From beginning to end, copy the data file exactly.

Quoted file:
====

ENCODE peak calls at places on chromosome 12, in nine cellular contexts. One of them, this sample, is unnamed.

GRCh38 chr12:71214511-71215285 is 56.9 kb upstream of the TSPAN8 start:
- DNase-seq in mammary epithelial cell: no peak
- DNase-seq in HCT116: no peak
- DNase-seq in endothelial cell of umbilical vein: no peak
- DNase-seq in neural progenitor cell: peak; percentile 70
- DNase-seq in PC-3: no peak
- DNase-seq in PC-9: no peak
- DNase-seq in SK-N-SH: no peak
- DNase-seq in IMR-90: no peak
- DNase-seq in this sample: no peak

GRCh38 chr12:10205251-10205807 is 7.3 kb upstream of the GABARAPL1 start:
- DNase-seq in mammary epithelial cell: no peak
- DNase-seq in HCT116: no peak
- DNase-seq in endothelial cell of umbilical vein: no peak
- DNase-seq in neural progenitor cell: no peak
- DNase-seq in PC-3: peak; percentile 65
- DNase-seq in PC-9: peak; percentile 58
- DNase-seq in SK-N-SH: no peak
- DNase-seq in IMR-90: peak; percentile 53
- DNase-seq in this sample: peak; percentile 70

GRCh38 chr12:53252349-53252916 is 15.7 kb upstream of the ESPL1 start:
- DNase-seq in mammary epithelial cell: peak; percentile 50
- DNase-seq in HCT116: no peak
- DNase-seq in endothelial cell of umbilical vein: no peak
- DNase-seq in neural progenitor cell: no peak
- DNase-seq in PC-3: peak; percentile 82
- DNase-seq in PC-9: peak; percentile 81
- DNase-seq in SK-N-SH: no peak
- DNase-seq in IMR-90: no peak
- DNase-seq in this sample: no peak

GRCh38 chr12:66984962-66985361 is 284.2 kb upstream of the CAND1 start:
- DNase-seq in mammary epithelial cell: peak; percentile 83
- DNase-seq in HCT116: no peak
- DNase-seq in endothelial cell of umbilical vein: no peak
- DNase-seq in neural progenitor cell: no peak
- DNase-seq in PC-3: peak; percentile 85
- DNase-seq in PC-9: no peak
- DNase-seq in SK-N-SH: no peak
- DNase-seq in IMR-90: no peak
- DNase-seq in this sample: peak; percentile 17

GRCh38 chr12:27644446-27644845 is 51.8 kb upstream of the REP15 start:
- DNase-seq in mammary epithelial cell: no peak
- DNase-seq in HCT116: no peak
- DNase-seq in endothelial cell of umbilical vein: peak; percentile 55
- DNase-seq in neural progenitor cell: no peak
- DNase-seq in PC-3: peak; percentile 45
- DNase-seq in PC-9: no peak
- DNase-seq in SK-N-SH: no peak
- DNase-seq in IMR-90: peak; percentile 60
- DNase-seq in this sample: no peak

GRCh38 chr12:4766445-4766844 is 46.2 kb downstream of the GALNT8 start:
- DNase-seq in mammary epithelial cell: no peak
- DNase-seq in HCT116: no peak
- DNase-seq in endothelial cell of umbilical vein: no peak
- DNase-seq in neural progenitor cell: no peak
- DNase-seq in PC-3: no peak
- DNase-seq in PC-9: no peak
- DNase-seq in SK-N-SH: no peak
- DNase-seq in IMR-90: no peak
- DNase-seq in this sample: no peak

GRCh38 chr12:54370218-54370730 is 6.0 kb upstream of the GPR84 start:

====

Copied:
ENCODE peak calls at places on chromosome 12, in nine cellular contexts. One of them, this sample, is unnamed.

GRCh38 chr12:71214511-71215285 is 56.9 kb upstream of the TSPAN8 start:
- DNase-seq in mammary epithelial cell: no peak
- DNase-seq in HCT116: no peak
- DNase-seq in endothelial cell of umbilical vein: no peak
- DNase-seq in neural progenitor cell: peak; percentile 70
- DNase-seq in PC-3: no peak
- DNase-seq in PC-9: no peak
- DNase-seq in SK-N-SH: no peak
- DNase-seq in IMR-90: no peak
- DNase-seq in this sample: no peak

GRCh38 chr12:10205251-10205807 is 7.3 kb upstream of the GABARAPL1 start:
- DNase-seq in mammary epithelial cell: no peak
- DNase-seq in HCT116: no peak
- DNase-seq in endothelial cell of umbilical vein: no peak
- DNase-seq in neural progenitor cell: no peak
- DNase-seq in PC-3: peak; percentile 65
- DNase-seq in PC-9: peak; percentile 58
- DNase-seq in SK-N-SH: no peak
- DNase-seq in IMR-90: peak; percentile 53
- DNase-seq in this sample: peak; percentile 70

GRCh38 chr12:53252349-53252916 is 15.7 kb upstream of the ESPL1 start:
- DNase-seq in mammary epithelial cell: peak; percentile 50
- DNase-seq in HCT116: no peak
- DNase-seq in endothelial cell of umbilical vein: no peak
- DNase-seq in neural progenitor cell: no peak
- DNase-seq in PC-3: peak; percentile 82
- DNase-seq in PC-9: peak; percentile 81
- DNase-seq in SK-N-SH: no peak
- DNase-seq in IMR-90: no peak
- DNase-seq in this sample: no peak

GRCh38 chr12:66984962-66985361 is 284.2 kb upstream of the CAND1 start:
- DNase-seq in mammary epithelial cell: peak; percentile 83
- DNase-seq in HCT116: no peak
- DNase-seq in endothelial cell of umbilical vein: no peak
- DNase-seq in neural progenitor cell: no peak
- DNase-seq in PC-3: peak; percentile 85
- DNase-seq in PC-9: no peak
- DNase-seq in SK-N-SH: no peak
- DNase-seq in IMR-90: no peak
- DNase-seq in this sample: peak; percentile 17

GRCh38 chr12:27644446-27644845 is 51.8 kb upstream of the REP15 start:
- DNase-seq in mammary epithelial cell: no peak
- DNase-seq in HCT116: no peak
- DNase-seq in endothelial cell of umbilical vein: peak; percentile 55
- DNase-seq in neural progenitor cell: no peak
- DNase-seq in PC-3: peak; percentile 45
- DNase-seq in PC-9: no peak
- DNase-seq in SK-N-SH: no peak
- DNase-seq in IMR-90: peak; percentile 60
- DNase-seq in this sample: no peak

GRCh38 chr12:4766445-4766844 is 46.2 kb downstream of the GALNT8 start:
- DNase-seq in mammary epithelial cell: no peak
- DNase-seq in HCT116: no peak
- DNase-seq in endothelial cell of umbilical vein: no peak
- DNase-seq in neural progenitor cell: no peak
- DNase-seq in PC-3: no peak
- DNase-seq in PC-9: no peak
- DNase-seq in SK-N-SH: no peak
- DNase-seq in IMR-90: no peak
- DNase-seq in this sample: no peak

GRCh38 chr12:54370218-54370730 is 6.0 kb upstream of the GPR84 start: